University of Liège

How does it work?

The electron beam, which typically has an energy ranging from 2 to 30 keV, is focused by one or two condenser lenses into a beam with a very fine focal spot size. The beam passes through pairs of scanning coils or pairs of deflector plates in the electron optical column, typically in the objective lens, which deflect the beam horizontally and vertically so that it scans in a raster, fashion over a rectangular area of the sample surface.

The energy exchange between the electron beam and the sample results in the emission of electrons and electromagnetic radiation, which can be detected to produce an image, as described below.


Secondary electrons are emitted when the primary beam that has lost a part of its own energy, excites atoms of the sample. The secondary electrons have a little energy (about 50 eV) divided up on a large spectrum. Due to their low energy, these electrons originate within a few nanometers from the surface
Their low energy is a quality:
- It will be easily possible to deflect them (with a potential difference) and to collect a large amount of the electrons on the detector in order to have a picture with a good signal/noise ratio.
- They cannot cover a long distance, because they are soon stopped. They therefore come from an area closed to the beam and this position gives pictures with very good resolution. Using this technique, resolutions less than 1 nm are possible.
Pictures obtained with the detection of secondary electrons mostly represent the topography of the sample

Backscattered electrons consist of high energy electrons originating in the electron beam, that are reflected or backscattered out of the specimen interaction volume. Backscattered electrons may be used to detect contrast between areas with different chemical compositions, especially when the average atomic number of the various regions is different, since the brightness of the BSE image tends to increase with the atomic number.
High Vacuum Mode

The main advantage of the XL30 in high vacuum mode is its field-emission electron gun and advanced electron optics. So, a very high resolution/magnification is obtainable at any high voltage setting. 

High vacuum mode can be divided in two sub modes: 

  • Low voltage mode – for observing non coated samples. Very low voltage (0.2-1.0 kV) can be used for observation of beam sensitive samples.
  • Regular mode – for observing conductive and coated samples. Since useful resolution is very specimen dependent, this mode usually yields best results at highest magnifications.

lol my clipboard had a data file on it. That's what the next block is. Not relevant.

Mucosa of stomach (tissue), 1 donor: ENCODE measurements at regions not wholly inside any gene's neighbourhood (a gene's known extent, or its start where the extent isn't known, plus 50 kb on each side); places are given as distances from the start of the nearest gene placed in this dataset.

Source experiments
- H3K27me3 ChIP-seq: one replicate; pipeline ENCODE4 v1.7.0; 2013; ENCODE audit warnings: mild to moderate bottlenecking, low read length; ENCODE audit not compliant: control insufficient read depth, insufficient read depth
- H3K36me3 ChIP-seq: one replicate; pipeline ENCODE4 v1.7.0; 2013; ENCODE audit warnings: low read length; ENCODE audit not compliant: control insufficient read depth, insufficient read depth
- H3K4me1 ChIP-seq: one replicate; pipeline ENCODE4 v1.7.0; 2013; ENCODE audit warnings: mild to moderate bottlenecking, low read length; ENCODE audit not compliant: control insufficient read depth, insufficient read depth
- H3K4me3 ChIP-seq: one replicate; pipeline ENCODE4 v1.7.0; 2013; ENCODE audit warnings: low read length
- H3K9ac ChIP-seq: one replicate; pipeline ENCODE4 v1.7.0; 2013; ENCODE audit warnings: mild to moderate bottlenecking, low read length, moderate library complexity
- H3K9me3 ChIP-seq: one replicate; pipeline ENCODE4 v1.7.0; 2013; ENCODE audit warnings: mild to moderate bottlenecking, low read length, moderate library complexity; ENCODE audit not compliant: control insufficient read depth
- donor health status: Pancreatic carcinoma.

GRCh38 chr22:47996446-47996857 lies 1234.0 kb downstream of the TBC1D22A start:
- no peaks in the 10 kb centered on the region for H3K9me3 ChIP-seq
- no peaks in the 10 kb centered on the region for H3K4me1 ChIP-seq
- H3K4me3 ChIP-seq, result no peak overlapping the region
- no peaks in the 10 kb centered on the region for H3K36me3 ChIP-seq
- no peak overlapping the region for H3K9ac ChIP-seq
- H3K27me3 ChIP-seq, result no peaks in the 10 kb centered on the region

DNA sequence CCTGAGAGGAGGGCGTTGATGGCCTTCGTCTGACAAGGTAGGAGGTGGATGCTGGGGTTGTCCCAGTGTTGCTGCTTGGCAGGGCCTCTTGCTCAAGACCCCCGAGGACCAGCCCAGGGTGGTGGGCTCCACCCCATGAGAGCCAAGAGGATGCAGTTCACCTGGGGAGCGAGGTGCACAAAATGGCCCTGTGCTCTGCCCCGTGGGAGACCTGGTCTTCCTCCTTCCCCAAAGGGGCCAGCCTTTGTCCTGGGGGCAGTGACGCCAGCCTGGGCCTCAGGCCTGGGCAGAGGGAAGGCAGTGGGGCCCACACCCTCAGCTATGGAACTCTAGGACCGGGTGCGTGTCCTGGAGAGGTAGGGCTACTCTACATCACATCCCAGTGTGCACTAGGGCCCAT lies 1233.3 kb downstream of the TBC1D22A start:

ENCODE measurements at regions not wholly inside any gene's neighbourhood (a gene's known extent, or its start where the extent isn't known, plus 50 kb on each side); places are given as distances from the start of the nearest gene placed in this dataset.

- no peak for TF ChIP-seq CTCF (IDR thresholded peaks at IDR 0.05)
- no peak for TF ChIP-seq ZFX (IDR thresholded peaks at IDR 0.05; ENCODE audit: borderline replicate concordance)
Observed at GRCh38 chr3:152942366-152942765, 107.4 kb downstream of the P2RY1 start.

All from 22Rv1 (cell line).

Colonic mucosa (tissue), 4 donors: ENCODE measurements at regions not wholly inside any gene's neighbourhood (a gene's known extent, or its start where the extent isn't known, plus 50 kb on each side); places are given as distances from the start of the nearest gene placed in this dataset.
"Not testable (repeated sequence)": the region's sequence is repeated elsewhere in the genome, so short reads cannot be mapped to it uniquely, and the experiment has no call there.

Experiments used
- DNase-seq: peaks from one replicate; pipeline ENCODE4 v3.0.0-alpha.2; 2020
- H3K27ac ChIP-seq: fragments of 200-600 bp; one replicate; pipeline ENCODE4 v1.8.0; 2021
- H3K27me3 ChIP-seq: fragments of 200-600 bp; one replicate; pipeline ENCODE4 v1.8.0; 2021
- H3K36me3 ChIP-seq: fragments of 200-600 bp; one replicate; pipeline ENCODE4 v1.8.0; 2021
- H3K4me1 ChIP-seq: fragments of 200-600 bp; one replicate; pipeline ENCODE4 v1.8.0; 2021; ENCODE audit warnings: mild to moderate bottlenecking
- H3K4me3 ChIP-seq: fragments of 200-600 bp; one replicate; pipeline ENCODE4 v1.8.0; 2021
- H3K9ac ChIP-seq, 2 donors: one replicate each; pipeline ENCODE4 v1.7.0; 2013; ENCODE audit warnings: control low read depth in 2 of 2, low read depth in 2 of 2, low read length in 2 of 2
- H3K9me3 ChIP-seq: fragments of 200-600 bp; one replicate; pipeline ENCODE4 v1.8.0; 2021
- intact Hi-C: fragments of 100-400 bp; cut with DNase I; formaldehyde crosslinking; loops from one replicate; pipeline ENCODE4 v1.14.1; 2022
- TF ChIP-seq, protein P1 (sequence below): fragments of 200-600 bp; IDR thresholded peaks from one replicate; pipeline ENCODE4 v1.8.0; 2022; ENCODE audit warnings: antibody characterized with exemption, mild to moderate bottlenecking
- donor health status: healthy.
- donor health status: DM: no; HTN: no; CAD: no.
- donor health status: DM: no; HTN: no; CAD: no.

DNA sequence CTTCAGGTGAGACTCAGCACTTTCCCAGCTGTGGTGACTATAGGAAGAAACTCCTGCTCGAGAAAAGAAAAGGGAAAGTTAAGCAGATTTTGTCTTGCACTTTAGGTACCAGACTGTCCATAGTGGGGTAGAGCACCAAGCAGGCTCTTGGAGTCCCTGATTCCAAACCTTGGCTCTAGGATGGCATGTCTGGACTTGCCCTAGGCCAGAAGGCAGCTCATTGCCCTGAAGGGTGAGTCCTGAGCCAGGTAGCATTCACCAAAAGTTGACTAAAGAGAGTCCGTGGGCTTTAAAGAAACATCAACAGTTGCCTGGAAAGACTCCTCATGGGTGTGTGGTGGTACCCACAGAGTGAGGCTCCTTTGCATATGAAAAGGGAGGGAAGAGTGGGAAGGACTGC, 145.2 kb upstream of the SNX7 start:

Wet Mode

  • By utilizing cooling Peltier stage and high water vapor pressure in the specimen chamber it is possible to achieve high levels of humidity (up to 100%). In these conditions wet or hydrated specimens (cells, plant samples, tissue, etc.) will not dry and introduce any artifacts. Dynamic experiments are also possible; for example, drying or crystallization processes can be examined. 
  • Wet mode is very useful not only for observing hydrated specimens, but for observing non-conductive specimens as well. Paper, plastics, ceramics, fibers, fabrics, outgassing materials – everything goes! And  resolution in wet mode is as high as in high vacuum mode. 

The incident beam may excite an electron in an inner shell, prompting its ejection and resulting in the formation of an electron hole within the atom’s electronic structure. An electron from an outer, higher-energy shell then fills the hole, and the difference in energy between the higher-energy shell and the lower-energy shell is released in the form of an x-ray. The x-ray released by the electron is then detected and analyzed by the energy dispersive spectrometer. These x-rays are characteristic of the difference in energy between the two shells, and of the atomic structure of the element form which they were emitted.

Electron backscatter diffraction (EBSD), also known as backscatter Kikuchi diffraction (BKD), is a microstructural-crystallographic technique used to elucidate the crystallographic texture or preferred orientation of any crystalline or polycrystalline materials. EBSD can be used to index and identify the seven crystal systems, and as such it is applied to crystal orientation mapping, defect studies, phase identification, grain boundary and morphology studies, regional heterogeneity investigations, material discrimination, and using complimentary techniques, physico-chemical identification.